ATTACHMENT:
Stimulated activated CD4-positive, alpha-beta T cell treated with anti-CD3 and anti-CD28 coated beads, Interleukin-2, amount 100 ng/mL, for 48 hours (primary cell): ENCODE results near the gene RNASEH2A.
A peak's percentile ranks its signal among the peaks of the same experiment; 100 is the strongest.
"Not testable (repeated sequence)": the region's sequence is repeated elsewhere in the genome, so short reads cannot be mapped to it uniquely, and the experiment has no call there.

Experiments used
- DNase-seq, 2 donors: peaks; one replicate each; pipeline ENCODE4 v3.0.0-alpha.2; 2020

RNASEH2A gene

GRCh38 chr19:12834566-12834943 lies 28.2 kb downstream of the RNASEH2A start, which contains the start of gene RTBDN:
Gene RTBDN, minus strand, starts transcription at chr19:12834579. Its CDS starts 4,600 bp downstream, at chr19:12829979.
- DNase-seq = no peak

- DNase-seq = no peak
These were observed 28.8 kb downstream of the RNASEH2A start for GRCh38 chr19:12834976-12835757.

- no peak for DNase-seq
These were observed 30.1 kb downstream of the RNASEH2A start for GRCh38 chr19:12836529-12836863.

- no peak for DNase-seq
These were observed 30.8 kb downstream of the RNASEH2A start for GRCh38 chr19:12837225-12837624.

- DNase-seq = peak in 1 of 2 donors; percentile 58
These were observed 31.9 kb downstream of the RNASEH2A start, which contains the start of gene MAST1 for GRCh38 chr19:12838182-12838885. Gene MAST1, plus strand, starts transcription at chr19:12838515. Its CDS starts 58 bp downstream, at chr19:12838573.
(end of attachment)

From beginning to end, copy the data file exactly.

Stimulated activated CD4-positive, alpha-beta T cell treated with anti-CD3 and anti-CD28 coated beads, Interleukin-2, amount 100 ng/mL, for 48 hours (primary cell): ENCODE results near the gene RNASEH2A.
A peak's percentile ranks its signal among the peaks of the same experiment; 100 is the strongest.
"Not testable (repeated sequence)": the region's sequence is repeated elsewhere in the genome, so short reads cannot be mapped to it uniquely, and the experiment has no call there.

Experiments used
- DNase-seq, 2 donors: peaks; one replicate each; pipeline ENCODE4 v3.0.0-alpha.2; 2020

RNASEH2A gene

GRCh38 chr19:12834566-12834943 lies 28.2 kb downstream of the RNASEH2A start, which contains the start of gene RTBDN:
Gene RTBDN, minus strand, starts transcription at chr19:12834579. Its CDS starts 4,600 bp downstream, at chr19:12829979.
- DNase-seq = no peak

- DNase-seq = no peak
These were observed 28.8 kb downstream of the RNASEH2A start for GRCh38 chr19:12834976-12835757.

- no peak for DNase-seq
These were observed 30.1 kb downstream of the RNASEH2A start for GRCh38 chr19:12836529-12836863.

- no peak for DNase-seq
These were observed 30.8 kb downstream of the RNASEH2A start for GRCh38 chr19:12837225-12837624.

- DNase-seq = peak in 1 of 2 donors; percentile 58
These were observed 31.9 kb downstream of the RNASEH2A start, which contains the start of gene MAST1 for GRCh38 chr19:12838182-12838885. Gene MAST1, plus strand, starts transcription at chr19:12838515. Its CDS starts 58 bp downstream, at chr19:12838573.